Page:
© 2024 WLRN
Play Live Radio
Next Up:
0:00 0:00
Available On Air Stations

U.S. Circuit Court of Appeals denies stay in wetlands permitting fight

FILE- In this Oct. 18, 2019 file photo, a great egret is seen on top of a tree at dawn in Everglades National Park, near Flamingo, Fla. The federal government granted Florida's request for wider authority over wetland development on Thursday, Dec. 17, 2020. The move came under immediate fire by environmentalists and sparked legal action including a lawsuit filed by the Miccosukee Tribe of Indians of Florida.
Robert F. Bukaty
A great egret is seen on top of a tree at dawn in Everglades National Park, near Flamingo, Fla, in 2018.

TALLAHASSEE — Rejecting arguments by Florida and business groups, an appeals court refused to put on hold a U.S. district judge’s ruling in a battle about permitting authority for projects that affect wetlands.

A three-judge panel of the U.S. Circuit Court of Appeals for the District of Columbia issued an order that said Florida “has not satisfied the stringent requirements for a stay” while an appeal of U.S. District Judge Randolph Moss’ ruling plays out. The order did not provide further explanation.

The case, which is closely watched by business and environmental groups, stems from a 2020 decision by the federal government to shift permitting authority to the state for projects that affect wetlands. Moss in February ruled that actions by the U.S. Environmental Protection Agency and the U.S. Fish and Wildlife Service in approving the shift violated the federal Endangered Species Act.

Moss vacated the approval of the transfer of authority and in April issued a final judgment that cleared the way for Florida to appeal. Also, the state asked for a stay of Moss’ ruling while the appeal moves forward.

In a motion seeking the stay, Florida pointed to what it called “irreparable injuries” if Moss’ ruling was not put on hold.

READ MORE: Florida appeals U.S. District Court ruling in wetlands permitting fight

“Vacatur (of the transfer of permitting authority) has also thrown Florida’s regulators and regulated community into permitting chaos, deprived Florida of the benefits of years of effort and investment into a comprehensive state program, put over 1,000 pending permit applications into regulatory limbo, blocked Florida agencies from performing legal duties and deprived the state of significant permitting efficiencies obtained from consolidating federal and state wetlands-permitting requirements,” the motion said.

But attorneys for environmental groups that challenged the transfer and the federal government disputed the state’s arguments, in part because they said the U.S. Army Corps of Engineers had stepped in to handle permitting. The Army Corps reviewed permit applications before authority was shifted to Florida in 2020 and conducts such reviews in other states.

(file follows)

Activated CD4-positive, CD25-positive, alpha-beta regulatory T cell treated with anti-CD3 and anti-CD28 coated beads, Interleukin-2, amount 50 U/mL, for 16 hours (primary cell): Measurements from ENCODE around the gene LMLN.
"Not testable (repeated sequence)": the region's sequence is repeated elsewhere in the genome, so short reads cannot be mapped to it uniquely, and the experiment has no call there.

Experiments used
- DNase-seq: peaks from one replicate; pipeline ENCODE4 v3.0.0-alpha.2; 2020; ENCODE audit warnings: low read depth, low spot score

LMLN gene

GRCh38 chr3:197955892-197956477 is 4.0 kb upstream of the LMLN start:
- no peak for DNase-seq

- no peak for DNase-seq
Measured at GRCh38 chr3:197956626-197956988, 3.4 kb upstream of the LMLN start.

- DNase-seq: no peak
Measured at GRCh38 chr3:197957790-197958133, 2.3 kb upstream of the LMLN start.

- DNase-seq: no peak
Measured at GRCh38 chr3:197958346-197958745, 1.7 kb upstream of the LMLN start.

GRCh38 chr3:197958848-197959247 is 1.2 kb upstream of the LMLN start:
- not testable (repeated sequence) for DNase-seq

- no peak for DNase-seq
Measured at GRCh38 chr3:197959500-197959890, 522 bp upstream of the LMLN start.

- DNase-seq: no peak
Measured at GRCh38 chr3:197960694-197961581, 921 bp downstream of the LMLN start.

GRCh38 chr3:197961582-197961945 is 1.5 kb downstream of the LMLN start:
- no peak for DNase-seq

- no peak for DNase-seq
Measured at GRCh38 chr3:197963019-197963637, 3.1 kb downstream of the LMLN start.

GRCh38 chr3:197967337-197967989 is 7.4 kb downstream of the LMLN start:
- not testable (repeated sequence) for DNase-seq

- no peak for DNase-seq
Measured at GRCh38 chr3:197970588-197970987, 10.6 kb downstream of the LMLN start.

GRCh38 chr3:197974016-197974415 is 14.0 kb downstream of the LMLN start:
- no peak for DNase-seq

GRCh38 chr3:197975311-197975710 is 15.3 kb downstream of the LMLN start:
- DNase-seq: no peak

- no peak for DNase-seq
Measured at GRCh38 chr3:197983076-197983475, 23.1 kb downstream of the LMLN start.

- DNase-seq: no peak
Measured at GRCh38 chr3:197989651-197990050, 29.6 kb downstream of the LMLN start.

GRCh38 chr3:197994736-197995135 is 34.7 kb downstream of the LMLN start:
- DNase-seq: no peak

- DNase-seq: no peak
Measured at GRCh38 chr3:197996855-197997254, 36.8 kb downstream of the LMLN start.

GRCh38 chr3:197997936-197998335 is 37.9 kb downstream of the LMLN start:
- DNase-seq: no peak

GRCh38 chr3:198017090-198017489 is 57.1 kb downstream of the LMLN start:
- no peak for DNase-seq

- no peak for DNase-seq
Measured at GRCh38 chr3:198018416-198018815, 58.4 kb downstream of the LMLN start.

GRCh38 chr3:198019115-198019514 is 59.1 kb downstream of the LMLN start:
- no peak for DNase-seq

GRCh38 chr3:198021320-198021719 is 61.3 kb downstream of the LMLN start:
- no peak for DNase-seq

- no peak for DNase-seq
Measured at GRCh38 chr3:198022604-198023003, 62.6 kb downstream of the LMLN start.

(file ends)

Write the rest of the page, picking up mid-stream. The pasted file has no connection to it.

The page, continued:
Attorneys from the Earthjustice legal organization wrote in a May 6 brief that Florida’s “claims of economic loss are hyperbolic, unsupported, and unfounded.”

“A stay would revert … authority once again to a state program that does not comply with the ESA (Endangered Species Act), putting listed species at risk of irreparable harm,” the brief said.

Earthjustice filed the lawsuit in 2021 against the federal government on behalf of the Center for Biological Diversity, Defenders of Wildlife, the Sierra Club, the Conservancy of Southwest Florida, the Florida Wildlife Federation, Miami Waterkeeper and St. Johns Riverkeeper.

The state later intervened to defend the transfer, and its arguments have been backed by groups such as the Florida Chamber of Commerce, Associated Industries of Florida and the Association of Florida Community Developers.

Moss’ February ruling focused, in part, on whether the U.S. Fish and Wildlife Service properly prepared a biological opinion and what is known as an “incidental take statement” as part of the process of approving the transfer. Incidental takes are situations in which threatened or endangered species could be killed or harmed as a result of what are allowed activities.

Moss said a biological opinion and incidental take statement did not comply with the Endangered Species Act and another law known as the Administrative Procedure Act. He wrote that because the biological opinion and incidental take statement that the Fish and Wildlife Service “issued in this case were facially and legally flawed, the EPA unreasonably relied on those documents in approving Florida’s assumption application.”

Copyright 2024 WGCU

More On This Topic